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Companies face the challenge of making sense of vast amounts of data. (iStockphoto)
Companies face the challenge of making sense of vast amounts of data. (iStockphoto)

Moving Forward

Big data is a big problem if you can't interpret it Add to ...

We explore 10 key challenges for business leaders in 2014, with expert commentary on the issues. For more stories on managing: tgam.ca/managing

When Jean-Paul Isson started at Monster, the popular job recruiting website, he was amazed to see just how much data the company was collecting. Every résumé, e-mail and Web page visited, among other things, offered invaluable insight into how job seekers used the company’s services. That information, if analyzed right, could help recruiters create better postings and attract the right talent.

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There was one problem: It was impossible to organize all of that information into something Monster could use. “Data integration was the real challenge,” says Mr. Isson, Monster Worldwide Inc.’s global vice-president of predictive analytics and business intelligence.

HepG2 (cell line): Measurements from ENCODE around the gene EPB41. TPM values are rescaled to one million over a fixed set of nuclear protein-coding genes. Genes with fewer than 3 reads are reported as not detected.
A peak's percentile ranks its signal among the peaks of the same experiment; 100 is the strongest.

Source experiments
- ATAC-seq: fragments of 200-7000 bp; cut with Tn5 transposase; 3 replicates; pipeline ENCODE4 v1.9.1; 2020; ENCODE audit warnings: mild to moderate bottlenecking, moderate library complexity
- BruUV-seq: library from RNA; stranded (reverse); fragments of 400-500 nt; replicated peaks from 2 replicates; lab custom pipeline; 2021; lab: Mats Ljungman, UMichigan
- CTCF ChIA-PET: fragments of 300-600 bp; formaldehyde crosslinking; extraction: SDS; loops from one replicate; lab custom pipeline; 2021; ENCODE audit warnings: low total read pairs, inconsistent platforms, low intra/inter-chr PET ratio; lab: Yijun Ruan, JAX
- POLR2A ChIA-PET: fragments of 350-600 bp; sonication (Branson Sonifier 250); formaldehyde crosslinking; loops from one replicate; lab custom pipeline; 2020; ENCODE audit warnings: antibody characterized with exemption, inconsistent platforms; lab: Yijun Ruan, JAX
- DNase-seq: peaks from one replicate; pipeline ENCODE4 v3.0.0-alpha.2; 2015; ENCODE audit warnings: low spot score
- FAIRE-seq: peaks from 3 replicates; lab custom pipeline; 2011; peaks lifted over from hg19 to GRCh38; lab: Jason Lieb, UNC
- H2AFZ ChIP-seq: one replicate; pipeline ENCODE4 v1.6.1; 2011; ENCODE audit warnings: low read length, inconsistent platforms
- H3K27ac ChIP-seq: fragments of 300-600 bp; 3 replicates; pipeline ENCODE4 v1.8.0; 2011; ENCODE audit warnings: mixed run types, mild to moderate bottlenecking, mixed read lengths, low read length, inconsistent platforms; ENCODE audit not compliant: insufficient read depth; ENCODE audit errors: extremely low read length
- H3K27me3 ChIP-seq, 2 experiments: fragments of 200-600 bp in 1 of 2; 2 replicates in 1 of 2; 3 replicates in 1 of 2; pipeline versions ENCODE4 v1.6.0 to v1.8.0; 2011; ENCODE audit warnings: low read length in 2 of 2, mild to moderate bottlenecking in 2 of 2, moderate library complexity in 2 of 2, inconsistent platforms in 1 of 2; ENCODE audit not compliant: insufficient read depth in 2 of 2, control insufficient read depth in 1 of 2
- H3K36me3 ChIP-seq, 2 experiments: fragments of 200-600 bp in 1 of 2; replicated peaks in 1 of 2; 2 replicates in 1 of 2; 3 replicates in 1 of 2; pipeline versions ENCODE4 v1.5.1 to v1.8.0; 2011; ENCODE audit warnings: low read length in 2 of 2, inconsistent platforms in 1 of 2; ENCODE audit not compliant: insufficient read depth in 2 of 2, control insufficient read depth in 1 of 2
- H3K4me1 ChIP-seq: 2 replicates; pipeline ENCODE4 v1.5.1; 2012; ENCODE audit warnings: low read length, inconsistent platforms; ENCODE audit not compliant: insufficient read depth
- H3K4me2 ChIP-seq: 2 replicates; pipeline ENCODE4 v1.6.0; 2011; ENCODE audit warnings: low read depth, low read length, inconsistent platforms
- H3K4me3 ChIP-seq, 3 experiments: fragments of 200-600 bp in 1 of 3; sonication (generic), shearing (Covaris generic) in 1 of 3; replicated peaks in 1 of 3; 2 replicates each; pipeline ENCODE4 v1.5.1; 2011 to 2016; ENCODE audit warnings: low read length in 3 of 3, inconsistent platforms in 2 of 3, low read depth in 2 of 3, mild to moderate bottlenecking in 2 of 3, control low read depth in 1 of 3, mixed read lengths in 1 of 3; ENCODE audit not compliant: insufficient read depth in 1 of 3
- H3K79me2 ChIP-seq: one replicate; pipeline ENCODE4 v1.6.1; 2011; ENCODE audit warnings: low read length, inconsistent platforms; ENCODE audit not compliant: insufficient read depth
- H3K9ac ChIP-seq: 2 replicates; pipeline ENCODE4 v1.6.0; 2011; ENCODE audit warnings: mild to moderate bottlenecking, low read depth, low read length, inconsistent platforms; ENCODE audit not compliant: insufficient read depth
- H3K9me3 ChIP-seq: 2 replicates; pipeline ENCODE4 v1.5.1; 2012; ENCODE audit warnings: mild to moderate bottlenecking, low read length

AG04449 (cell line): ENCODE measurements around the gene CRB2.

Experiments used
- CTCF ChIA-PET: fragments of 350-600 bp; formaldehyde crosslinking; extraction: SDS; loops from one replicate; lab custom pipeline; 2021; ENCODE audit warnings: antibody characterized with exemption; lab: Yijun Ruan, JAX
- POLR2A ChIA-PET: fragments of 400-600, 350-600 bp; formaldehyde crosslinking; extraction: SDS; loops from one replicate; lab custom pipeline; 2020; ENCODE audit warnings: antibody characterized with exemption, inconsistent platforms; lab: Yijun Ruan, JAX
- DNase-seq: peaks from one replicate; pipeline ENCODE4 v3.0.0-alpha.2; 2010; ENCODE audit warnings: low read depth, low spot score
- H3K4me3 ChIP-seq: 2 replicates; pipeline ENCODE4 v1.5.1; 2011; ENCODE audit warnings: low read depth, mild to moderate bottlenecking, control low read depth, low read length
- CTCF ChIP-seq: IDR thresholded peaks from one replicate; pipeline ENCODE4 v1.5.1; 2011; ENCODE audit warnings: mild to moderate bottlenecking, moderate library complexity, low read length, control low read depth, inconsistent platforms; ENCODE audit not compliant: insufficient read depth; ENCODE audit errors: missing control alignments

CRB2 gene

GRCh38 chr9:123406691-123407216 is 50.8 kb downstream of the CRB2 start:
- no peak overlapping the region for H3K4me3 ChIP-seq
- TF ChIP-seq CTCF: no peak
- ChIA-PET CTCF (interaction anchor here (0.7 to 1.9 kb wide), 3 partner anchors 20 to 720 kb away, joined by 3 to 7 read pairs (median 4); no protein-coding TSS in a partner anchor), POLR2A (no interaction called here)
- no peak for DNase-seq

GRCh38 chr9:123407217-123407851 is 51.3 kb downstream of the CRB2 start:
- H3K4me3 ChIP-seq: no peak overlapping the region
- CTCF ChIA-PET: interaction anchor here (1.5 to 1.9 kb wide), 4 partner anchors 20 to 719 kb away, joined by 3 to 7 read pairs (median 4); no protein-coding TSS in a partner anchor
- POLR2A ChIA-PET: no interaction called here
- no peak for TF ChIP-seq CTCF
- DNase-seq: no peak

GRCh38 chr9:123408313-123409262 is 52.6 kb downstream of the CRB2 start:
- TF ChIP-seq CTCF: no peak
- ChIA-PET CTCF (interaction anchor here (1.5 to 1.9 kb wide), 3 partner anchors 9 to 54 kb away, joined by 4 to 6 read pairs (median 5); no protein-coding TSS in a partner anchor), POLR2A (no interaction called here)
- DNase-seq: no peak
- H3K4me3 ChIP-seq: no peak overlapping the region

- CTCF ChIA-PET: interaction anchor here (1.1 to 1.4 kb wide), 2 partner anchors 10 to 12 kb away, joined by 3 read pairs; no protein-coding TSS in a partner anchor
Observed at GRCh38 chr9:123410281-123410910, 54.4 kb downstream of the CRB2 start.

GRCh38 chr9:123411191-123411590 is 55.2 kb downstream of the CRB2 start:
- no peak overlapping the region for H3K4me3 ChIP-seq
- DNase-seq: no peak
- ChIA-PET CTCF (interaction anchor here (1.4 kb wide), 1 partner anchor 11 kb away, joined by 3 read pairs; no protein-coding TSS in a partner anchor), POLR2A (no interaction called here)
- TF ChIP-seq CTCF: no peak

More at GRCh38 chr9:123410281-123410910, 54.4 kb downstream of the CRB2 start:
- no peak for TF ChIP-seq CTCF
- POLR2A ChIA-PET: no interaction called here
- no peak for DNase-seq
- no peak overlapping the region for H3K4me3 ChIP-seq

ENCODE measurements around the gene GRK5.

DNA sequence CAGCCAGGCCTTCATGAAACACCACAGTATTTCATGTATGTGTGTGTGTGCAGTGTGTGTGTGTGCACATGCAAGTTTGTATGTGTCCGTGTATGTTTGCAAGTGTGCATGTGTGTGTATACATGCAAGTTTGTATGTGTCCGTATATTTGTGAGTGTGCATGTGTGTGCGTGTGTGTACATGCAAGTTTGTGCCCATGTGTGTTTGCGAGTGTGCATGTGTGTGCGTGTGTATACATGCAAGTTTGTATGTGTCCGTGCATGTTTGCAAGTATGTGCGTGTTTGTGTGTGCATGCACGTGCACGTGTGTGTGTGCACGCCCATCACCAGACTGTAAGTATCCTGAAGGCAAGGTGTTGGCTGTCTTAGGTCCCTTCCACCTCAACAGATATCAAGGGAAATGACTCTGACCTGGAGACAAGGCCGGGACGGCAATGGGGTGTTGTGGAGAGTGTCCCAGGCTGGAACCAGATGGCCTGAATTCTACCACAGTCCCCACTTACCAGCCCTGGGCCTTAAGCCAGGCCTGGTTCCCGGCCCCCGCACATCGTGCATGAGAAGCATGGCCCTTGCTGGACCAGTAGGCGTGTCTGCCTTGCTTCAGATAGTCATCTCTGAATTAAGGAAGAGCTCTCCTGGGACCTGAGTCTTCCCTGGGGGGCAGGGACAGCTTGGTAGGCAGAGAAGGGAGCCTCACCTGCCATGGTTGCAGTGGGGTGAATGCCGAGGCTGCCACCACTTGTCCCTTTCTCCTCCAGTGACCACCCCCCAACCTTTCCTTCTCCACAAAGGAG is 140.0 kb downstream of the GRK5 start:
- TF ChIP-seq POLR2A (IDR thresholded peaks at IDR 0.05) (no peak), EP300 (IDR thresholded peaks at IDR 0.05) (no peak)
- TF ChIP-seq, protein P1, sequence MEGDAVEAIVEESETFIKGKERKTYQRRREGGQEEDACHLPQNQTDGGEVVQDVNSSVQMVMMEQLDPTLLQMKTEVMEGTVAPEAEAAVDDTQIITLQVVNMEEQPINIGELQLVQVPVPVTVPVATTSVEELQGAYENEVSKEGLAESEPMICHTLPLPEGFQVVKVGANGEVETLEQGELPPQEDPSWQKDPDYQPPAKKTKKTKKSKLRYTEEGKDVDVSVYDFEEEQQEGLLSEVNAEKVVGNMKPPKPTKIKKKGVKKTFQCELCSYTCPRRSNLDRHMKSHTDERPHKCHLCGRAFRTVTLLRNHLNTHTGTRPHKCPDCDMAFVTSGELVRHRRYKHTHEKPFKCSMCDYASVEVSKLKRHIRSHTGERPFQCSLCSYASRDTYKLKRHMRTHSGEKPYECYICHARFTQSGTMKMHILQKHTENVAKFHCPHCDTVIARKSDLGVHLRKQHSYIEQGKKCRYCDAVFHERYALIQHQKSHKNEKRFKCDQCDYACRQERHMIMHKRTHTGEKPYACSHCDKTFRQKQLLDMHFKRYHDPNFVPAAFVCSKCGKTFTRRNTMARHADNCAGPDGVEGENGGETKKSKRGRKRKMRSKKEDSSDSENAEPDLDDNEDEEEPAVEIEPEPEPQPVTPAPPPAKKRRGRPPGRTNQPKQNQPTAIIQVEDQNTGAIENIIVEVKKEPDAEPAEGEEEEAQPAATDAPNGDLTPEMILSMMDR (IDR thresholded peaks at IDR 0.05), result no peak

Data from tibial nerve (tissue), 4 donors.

He remembers asking four different people how many customers the company had after he started there nearly a decade ago, and he got four different answers. They weren’t necessarily wrong, he says, but there were so many ways to interpret data that there were no unified answers to his questions.

More often than not, people looked at a few data points and then acted on a gut feeling, he says. They’d see some information and interpret it based on what they thought was right. The company also took a “sampling” approach to analytics – one that looks at a small set of customer data to determine what everyone else is doing.

While sampling did help the company understand its data and customers better, it doesn’t take into account any anomalies. “There may be a reason why a job is not performing well, but if the reason is specific to that one company, you’d miss that because you’re only looking at a small sample size,” he says.